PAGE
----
With Passover behind us and Shavuot next, we are left with a new schedule. Pharoah is no longer in charge. You are, with God's blessing. The blessing is in wishing you well in how you handle your schedule, especially when you choose to do it on your own, i.e. without God as part of the equation.
Left to ourselves, we do some nasty things with time: we kill it, lose it, waste it, spend it, squander it, steal it, pass it, buy it, and so much more. Left to ourselves, time is a commodity to buy and sell. If we are not diligent, Time, i.e. the schedule, replaces Pharoah as Taskmaster.
Paradoxically, the four letter name of God, starting with Yud and Heh, is of the root of "Time", of Eternal Being; accordingly, all Jewish ritual commemorates or celebrates time, the uniqueness of each moment, and its relationship to other moments and bigger pictures. Most Jews don't have enough time to discover this truth: Judaism is a time management system.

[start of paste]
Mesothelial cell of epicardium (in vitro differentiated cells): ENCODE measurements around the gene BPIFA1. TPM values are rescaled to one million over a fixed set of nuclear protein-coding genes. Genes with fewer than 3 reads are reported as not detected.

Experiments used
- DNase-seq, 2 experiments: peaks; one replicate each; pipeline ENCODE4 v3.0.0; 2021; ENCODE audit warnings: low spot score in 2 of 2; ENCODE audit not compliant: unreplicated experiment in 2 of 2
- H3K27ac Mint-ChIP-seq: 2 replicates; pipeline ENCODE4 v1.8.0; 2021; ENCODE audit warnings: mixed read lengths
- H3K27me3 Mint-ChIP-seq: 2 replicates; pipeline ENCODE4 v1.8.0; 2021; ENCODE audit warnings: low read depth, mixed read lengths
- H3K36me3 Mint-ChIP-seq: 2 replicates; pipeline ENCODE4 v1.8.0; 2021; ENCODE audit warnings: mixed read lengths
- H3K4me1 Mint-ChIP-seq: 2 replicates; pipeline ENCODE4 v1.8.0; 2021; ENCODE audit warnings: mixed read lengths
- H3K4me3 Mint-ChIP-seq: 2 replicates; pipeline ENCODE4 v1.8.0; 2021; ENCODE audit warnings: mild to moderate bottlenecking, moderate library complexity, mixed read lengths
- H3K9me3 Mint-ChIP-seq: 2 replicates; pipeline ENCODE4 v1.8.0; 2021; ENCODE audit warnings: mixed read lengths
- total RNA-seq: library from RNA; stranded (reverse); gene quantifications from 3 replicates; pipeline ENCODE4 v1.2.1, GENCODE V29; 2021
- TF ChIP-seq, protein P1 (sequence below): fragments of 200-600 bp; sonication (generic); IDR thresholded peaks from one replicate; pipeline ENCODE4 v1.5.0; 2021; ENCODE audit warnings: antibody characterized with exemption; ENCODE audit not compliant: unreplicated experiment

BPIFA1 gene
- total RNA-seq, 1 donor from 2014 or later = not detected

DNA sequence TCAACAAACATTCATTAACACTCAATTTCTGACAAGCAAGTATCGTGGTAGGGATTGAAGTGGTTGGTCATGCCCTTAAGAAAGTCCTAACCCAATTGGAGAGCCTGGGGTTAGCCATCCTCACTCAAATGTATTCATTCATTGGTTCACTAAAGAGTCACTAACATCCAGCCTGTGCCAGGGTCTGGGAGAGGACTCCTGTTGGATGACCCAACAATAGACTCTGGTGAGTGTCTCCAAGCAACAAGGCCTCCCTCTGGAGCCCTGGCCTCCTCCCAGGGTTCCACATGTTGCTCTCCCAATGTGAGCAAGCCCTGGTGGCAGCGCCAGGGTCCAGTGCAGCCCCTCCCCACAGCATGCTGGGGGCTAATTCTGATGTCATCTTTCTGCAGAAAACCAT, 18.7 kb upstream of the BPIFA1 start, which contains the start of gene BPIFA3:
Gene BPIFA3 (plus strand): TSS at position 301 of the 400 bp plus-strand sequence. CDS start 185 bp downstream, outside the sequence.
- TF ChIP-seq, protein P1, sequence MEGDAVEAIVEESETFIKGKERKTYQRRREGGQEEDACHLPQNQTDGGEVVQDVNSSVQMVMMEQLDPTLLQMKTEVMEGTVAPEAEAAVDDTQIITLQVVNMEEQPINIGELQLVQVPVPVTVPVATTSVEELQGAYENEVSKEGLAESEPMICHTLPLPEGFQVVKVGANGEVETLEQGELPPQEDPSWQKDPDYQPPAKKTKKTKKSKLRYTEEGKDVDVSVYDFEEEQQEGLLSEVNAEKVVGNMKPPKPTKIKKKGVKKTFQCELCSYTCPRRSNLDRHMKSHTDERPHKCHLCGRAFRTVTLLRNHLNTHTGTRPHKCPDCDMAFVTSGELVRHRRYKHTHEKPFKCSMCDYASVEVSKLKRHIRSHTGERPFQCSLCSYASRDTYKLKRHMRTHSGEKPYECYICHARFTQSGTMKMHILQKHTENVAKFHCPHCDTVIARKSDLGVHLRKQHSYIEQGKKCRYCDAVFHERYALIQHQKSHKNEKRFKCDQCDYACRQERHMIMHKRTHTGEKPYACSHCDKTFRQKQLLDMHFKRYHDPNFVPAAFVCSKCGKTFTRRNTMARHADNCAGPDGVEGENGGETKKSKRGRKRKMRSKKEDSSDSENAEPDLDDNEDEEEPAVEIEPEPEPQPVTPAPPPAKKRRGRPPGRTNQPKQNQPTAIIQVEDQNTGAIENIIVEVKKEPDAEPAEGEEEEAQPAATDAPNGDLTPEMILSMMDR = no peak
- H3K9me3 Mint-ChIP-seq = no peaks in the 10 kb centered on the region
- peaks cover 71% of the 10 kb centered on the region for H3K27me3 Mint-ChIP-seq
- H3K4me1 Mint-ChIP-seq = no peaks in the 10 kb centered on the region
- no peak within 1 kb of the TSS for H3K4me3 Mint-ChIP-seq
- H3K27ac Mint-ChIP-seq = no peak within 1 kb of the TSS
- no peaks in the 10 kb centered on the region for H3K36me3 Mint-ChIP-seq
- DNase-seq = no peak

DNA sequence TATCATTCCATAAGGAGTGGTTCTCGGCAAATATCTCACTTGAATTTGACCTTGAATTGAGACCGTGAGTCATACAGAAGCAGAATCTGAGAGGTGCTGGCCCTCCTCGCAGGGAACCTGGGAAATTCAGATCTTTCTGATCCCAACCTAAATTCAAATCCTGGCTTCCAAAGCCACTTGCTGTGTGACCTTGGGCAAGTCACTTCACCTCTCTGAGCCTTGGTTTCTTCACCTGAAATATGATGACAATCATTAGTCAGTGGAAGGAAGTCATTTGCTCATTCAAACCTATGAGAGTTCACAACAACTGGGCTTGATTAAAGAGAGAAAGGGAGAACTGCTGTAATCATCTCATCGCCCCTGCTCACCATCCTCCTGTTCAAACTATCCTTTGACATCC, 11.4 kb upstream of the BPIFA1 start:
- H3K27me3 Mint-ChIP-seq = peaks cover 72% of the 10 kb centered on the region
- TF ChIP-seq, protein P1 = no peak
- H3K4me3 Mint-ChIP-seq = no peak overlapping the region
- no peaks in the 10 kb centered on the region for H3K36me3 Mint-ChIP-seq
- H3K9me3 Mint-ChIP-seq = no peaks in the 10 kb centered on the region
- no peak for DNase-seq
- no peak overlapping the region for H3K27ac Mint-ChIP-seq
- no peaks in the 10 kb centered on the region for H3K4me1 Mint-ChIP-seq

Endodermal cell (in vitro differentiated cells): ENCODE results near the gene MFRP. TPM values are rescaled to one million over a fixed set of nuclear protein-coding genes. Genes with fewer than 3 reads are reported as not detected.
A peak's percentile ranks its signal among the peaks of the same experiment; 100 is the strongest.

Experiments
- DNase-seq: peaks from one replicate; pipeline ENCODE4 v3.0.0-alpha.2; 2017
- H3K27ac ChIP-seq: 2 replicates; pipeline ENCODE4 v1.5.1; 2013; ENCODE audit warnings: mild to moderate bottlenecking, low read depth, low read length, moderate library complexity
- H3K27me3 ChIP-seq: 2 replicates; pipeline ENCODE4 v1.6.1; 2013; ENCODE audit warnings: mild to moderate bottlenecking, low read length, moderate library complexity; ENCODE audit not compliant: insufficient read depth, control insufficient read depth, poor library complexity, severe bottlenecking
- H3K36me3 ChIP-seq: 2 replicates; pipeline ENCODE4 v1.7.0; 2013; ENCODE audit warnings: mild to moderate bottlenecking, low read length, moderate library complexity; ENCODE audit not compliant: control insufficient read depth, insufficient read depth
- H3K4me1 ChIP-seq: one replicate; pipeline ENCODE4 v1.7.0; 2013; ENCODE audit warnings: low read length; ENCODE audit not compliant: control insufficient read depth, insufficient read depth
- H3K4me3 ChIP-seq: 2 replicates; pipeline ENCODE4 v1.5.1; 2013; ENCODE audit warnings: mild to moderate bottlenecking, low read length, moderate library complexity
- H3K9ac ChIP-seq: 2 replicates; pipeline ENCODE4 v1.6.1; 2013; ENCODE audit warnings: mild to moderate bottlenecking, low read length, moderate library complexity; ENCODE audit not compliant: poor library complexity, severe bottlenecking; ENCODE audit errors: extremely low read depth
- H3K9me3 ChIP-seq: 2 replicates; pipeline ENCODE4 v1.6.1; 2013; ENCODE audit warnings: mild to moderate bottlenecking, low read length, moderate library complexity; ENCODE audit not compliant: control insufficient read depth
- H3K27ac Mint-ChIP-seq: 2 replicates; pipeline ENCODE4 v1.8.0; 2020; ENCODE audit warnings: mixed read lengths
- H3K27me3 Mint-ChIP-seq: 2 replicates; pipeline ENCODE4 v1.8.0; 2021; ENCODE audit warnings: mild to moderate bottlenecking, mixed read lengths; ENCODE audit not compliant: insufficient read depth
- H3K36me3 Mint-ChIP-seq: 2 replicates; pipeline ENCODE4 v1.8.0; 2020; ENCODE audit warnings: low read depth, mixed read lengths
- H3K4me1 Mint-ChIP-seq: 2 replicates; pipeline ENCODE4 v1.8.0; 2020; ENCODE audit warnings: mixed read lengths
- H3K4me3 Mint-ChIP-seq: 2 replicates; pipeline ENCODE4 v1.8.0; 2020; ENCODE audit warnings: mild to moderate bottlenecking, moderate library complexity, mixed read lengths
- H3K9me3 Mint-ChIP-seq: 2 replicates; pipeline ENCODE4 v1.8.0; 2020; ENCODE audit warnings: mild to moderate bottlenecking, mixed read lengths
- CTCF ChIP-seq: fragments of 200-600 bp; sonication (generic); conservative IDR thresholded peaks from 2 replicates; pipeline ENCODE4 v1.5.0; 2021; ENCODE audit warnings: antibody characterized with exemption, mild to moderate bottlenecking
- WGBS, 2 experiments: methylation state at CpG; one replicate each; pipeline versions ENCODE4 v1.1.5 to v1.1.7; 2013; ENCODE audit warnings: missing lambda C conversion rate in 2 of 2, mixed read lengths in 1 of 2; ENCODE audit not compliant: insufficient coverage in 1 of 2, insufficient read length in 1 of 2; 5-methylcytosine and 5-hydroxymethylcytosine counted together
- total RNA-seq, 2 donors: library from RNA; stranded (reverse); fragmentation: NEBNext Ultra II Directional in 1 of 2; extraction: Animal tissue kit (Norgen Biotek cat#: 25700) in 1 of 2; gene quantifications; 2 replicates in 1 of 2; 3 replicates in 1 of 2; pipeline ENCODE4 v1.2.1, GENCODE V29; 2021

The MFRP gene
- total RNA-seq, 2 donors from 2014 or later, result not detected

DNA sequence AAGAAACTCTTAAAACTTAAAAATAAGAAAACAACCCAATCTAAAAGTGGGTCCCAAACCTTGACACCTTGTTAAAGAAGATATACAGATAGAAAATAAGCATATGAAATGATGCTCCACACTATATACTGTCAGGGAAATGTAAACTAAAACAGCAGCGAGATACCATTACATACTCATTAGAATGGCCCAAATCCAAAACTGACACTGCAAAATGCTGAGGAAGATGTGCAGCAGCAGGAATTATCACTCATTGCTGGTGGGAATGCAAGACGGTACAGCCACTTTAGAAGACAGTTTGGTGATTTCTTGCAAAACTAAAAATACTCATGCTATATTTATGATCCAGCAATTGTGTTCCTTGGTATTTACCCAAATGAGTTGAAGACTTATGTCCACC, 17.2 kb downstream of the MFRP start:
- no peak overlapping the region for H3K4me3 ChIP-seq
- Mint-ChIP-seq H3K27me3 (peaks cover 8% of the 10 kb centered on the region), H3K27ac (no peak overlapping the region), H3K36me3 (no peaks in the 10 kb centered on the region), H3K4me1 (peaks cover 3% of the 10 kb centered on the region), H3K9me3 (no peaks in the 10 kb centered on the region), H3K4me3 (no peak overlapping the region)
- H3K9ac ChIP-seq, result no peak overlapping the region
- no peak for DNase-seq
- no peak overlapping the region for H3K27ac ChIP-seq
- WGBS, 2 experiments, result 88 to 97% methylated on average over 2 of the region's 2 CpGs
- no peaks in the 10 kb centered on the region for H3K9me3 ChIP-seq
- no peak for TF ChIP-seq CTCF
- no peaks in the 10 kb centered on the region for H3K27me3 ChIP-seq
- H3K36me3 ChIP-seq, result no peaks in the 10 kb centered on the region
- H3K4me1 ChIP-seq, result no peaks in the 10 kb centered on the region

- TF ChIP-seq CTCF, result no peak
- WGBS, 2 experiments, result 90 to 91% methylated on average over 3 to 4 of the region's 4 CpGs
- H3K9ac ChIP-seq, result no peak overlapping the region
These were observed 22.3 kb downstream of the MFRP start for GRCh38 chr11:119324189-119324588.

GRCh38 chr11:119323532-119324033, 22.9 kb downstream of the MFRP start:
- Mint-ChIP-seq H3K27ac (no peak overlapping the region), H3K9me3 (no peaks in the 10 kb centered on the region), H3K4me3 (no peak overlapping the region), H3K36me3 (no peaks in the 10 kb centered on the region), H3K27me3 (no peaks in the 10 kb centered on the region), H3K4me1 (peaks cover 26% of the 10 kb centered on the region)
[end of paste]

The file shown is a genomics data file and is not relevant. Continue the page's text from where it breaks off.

It is one thing to not attend a Sabbath service because it is boring, or of little interest, but what if you aren't attending, yet, when you do, you find it time well "spent"? What other worthy endeavors have you put off due to time constraints, or its partner, fatigue?
God, assigning Moses responsibility for the calendar, in gazing at the new moon, marking Nisan, the month of Passover, as the first month of the year, put forth a new approach to time and scheduling. In Partnership with Yud Heh, our mandate would be "to Do...and to Stop periodically" to see that our doings are worthy. Pausing, when we can, as in Shabbat, gives "time" for Kadosh, Holy, to emerge: appreciation and evaluation of all our doings, that we may choose next courses, being sure to include what and who we value.
Meanwhile, the Jewish world is marking time, counting the days (called the Omer) until freedom from slavery becomes freedom to choose a system to vouchsafe our freedom and ensure that it extends to all facets of our lives. That is what is so exciting about Day 50 of getting out of Mitzrayim: The gift of Torah and the holiday of Shavuot celebrating the details and blueprint for living. You could partake of that celebration on Sunday, June 8, at 8PM.
The hard part is finding time to engage all these questions and possibilities and meet up with friends to explore them at services and other B'nai Israel gatherings. Find a moment and check out the calendar. It will be wonderful to see you.
Oh, yes, if boredom, not schedule, is keeping you away, please find a moment and give me a call 707-592-4711 707-592-4711 or e-mail firstname.lastname@example.org. I would be grateful for the input and the opportunity to exchange ideas.